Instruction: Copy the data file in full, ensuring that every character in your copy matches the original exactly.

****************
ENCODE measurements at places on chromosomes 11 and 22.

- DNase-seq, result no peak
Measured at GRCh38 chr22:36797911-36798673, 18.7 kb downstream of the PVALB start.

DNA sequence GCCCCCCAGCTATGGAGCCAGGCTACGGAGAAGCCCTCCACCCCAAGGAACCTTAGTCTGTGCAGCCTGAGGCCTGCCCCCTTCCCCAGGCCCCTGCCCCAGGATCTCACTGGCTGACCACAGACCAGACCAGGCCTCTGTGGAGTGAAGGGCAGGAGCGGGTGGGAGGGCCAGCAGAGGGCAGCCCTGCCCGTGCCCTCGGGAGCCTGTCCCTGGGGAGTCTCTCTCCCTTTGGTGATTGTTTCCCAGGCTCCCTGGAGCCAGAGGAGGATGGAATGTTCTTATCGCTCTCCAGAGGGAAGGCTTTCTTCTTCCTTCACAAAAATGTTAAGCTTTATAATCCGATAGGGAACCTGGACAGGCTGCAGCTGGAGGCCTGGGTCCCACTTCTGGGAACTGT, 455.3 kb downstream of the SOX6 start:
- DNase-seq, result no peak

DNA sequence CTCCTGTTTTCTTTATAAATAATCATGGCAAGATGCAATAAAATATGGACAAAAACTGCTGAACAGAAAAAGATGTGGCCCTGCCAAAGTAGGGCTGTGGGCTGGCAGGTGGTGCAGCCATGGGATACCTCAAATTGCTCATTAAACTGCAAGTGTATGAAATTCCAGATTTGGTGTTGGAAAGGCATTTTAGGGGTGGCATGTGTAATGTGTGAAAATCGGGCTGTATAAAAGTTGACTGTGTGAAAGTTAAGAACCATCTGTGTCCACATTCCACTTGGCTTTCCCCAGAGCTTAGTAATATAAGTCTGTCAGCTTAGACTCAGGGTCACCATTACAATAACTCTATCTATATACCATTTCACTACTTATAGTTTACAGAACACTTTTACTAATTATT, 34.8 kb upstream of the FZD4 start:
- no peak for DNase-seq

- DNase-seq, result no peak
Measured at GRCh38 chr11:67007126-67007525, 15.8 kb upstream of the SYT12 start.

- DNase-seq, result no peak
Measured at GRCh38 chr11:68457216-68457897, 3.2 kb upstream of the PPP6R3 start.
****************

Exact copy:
ENCODE measurements at places on chromosomes 11 and 22.

- DNase-seq, result no peak
Measured at GRCh38 chr22:36797911-36798673, 18.7 kb downstream of the PVALB start.

DNA sequence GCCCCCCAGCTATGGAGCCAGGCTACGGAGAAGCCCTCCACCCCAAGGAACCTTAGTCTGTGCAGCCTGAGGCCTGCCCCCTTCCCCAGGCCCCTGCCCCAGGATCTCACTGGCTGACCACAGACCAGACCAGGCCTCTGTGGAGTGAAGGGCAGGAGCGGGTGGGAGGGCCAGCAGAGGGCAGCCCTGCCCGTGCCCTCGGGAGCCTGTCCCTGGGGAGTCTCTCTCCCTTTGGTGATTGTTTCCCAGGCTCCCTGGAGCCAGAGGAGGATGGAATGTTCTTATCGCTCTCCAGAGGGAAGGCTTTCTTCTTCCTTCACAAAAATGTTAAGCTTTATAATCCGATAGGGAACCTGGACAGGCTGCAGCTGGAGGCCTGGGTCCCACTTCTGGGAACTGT, 455.3 kb downstream of the SOX6 start:
- DNase-seq, result no peak

DNA sequence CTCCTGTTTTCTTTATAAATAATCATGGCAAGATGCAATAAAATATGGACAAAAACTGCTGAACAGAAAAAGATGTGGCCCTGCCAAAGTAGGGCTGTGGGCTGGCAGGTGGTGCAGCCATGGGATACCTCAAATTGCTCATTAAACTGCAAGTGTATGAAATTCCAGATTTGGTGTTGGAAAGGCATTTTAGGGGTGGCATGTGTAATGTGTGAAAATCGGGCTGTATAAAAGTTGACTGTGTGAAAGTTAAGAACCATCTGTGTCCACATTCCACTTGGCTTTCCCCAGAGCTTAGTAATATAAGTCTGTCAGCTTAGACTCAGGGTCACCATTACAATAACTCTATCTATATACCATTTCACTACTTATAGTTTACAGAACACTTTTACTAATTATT, 34.8 kb upstream of the FZD4 start:
- no peak for DNase-seq

- DNase-seq, result no peak
Measured at GRCh38 chr11:67007126-67007525, 15.8 kb upstream of the SYT12 start.

- DNase-seq, result no peak
Measured at GRCh38 chr11:68457216-68457897, 3.2 kb upstream of the PPP6R3 start.